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I recently read The Otaku Encyclopedia: An Insider’s Guide to the Subculture of Cool Japan, by Patrick W. Galbraith.  I can’t remember ever reading an encyclopedia before – not the entire thing.  I’ve read most of an encyclopedia on Star Wars.  I’ve read some of an encyclopedia on financial terms and a few others.  But this book is quite different.  It reads well – well, like a real book.

I posted the review in, but here it is below.

The Otaku Encyclopedia: An Insider's Guide to the Subculture of Cool JapanThe Otaku Encyclopedia: An Insider’s Guide to the Subculture of Cool Japan by Patrick W. Galbraith

My rating: 4 of 5 stars

The Otaku Encyclopedia; is exactly as advertised, an encyclopedia devoted to all things otaku. While the word “otaku” has not become mainstream vernacular, for people who are well versed in things originating in Japan or in global subculture, the word is familiar and, interestingly, becoming quite “cool.” It is interesting because the term, in Japanese, conveys quite the opposite of cool; even if the obsessive pursuits of seriously devoted fans of a complex and, often, slightly deranged medium become popular, it is the slightly disapproving public perception of the pursuit that separates the otaku from a mere fan. For every fan of games, anime, manga, idols, dolls, and related hobbies, only the devoted otaku transcend from a passive consumer to active participant.

Patrick Galbraith’s book is, no doubt, an encyclopedia. It provides an alphabetical dictionary to all things otaku. But unlike most other encyclopedia’s, it is one that is actually quite readable in its entirety, from A to Z. Not only for its short interviews with a handful of some of the people noted for their contributions to otaku history and culture, but the definitions themselves provide a great deal of information for those who are trying to understand contemporary Japan and, particularly, the Cool Japan movements that are being promoted by the Japanese government and many others.

Even though the subject matter may seem juvenile, risque, and somewhat frivolous to some, it is very informative and useful for any student of contemporary Japan. Even if you are not interested in otaku pursuits, some understanding of these phenomenon is critical to knowing modern Japan and planning the way forward.

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Picture Books are a treat throughout the world.  There are so many different kinds, designed for children and adults of all ages.  But Kamishibai are a special treat that I think are pretty unique to Japan.

Kamishibai is, literally, “paper drama” or “paper theater”.  It is a type of storytelling in Japan that started in Buddhist temples around the 12th Century.  In the modern era, kamishibai is much closer to vaudeville or some kinds of puppetry, in that the storytellers were often traveling entertainers and even minor hucksters, playing in and around carnivals and festivals throughout the countryside.   This was particularly true after the 1920s, when the Great Depression in the United States had an impact worldwide.  Although the protagonist in the long-running movie, Otoko wa Tsurai yo, Tora-san, never was a kamishibai storyteller, his character was a travelling salesman, who tells humorous and glorified stories to help boost the sales of his trinkets and wares.  This is precisely the kind of world in which the kamishibai storytellers thrived.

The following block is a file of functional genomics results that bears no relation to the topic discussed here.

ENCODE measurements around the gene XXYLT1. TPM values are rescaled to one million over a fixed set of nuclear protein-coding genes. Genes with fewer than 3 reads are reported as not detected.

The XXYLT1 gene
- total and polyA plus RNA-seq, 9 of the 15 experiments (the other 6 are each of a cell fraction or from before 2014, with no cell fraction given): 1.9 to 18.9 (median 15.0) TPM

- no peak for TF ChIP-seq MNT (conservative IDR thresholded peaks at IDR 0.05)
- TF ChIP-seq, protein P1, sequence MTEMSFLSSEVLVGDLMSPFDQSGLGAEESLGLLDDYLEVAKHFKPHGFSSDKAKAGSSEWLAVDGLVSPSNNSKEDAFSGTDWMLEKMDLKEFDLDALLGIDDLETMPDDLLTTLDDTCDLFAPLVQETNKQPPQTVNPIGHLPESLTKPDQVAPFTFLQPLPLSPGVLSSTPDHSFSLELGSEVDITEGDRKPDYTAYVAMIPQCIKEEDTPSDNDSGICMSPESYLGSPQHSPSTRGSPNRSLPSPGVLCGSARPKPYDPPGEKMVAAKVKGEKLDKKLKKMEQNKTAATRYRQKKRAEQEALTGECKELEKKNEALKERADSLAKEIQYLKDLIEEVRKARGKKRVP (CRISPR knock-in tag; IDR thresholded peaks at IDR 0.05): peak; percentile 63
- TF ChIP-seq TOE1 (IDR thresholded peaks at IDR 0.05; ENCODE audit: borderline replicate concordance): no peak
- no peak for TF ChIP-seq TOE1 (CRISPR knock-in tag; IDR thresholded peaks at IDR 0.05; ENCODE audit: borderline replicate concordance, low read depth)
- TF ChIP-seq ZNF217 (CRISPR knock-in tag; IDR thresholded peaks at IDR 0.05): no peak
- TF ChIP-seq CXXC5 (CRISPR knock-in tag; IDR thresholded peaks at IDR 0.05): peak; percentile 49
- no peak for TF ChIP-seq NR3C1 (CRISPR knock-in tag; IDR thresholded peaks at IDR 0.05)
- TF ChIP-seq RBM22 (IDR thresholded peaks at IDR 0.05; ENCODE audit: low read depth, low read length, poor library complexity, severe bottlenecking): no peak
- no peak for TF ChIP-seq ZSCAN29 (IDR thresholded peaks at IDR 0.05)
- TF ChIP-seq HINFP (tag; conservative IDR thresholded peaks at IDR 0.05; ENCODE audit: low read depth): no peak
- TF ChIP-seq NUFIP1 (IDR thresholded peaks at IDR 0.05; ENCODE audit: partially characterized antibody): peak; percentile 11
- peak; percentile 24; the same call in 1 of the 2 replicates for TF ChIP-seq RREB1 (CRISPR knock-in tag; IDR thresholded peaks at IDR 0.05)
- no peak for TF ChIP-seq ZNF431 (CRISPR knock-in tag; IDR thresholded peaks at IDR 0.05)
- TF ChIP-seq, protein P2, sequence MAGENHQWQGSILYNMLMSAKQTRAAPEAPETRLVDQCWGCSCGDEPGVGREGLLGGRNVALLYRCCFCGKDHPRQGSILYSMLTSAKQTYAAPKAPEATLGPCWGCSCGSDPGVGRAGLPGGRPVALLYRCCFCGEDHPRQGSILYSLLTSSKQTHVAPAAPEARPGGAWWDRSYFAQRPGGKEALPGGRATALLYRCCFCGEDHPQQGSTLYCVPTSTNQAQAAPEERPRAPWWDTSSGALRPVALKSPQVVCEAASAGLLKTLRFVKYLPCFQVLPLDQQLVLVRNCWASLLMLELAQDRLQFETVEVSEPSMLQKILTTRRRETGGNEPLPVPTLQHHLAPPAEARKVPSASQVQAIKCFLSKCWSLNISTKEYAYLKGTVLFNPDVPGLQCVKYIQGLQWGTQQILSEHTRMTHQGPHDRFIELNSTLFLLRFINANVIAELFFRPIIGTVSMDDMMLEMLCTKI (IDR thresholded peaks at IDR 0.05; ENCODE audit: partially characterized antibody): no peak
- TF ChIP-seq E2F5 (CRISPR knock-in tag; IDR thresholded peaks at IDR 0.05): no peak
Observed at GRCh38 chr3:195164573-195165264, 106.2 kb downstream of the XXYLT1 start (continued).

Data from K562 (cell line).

Kamishibai storytellerWhile travelling kamishibai storytellers have all but disappeared, there are a number who are trying to revive the old art.  This artist is part of a small group – I’ve seen him twice around Tokyo with a compadre – that tells an original story that is an adaptation of an oft-told historical tale.  His version is supposed to be a frightening one, but being told in the daytime and with his style of delivery, it becomes a comical horror story.

In this Creative Commons photograph from Wikipedia, you can see the storyteller carrying a pair of sticks hoyshigi, that he uses to announce his arrival and capture the audience’s attention.  The wooden case is a special stage that the storyteller uses to show the frames of his storybook.

The stage has an open rear, from which slides are changed, and with the story lines written on the back.  Because the frames are removed from the side facing the audience, the back side of the slide contains the text pertaining to the next slide.  When the slide that is just finished is removed and the slide replaced back into the frame furthest away from the audience, then the words on its back side are read to the audience.  Of course, street performers tend not to read from the slides, but perform ad lib while a compadre changes the slides.

In the past few decades, kamishibai have experienced a revival, due to their use in libraries, elementary schools, and kindergartens.  In many libraries there are special rooms, equipped with a kamishibai stage and filled with books.  There are now publishers that have divisions that focus on kamishibai books, such as Doshinsha (Japanese).  However, due to a growing popularity of kamishibai around the world, the company now publishes English and French translations of many of their books.  The Japanese American National Museum in Los Angeles, California has a wonderful and beautiful kamishibai demonstration online in electronic format.

There is also a great site about kamishibai for kids.  Based in New York, the three people associated with the site, Margaret Eisenstadt, Donna Tamaki, and Eigoro Futamata, have created quite an amazing resource, including materials for schools and teachers and a range of publications that they have translated and illustrated for Doshinsha.  They also apparently conduct readings and other events in the United States.  I’ve also found kamishibai sites in German, Spanish, French, and other languages, showing that their appeal is cross cultural.

Watch this short video of a kamishibai master, Yassan, on YouTube – it’s in Japanese, but you might become a fan!

You are probably wondering, “How can currency be so cool?”  After all, cash is cash.  It is great to get paid and great to spend it, but it is only cool because of what you get in return for your cash, right?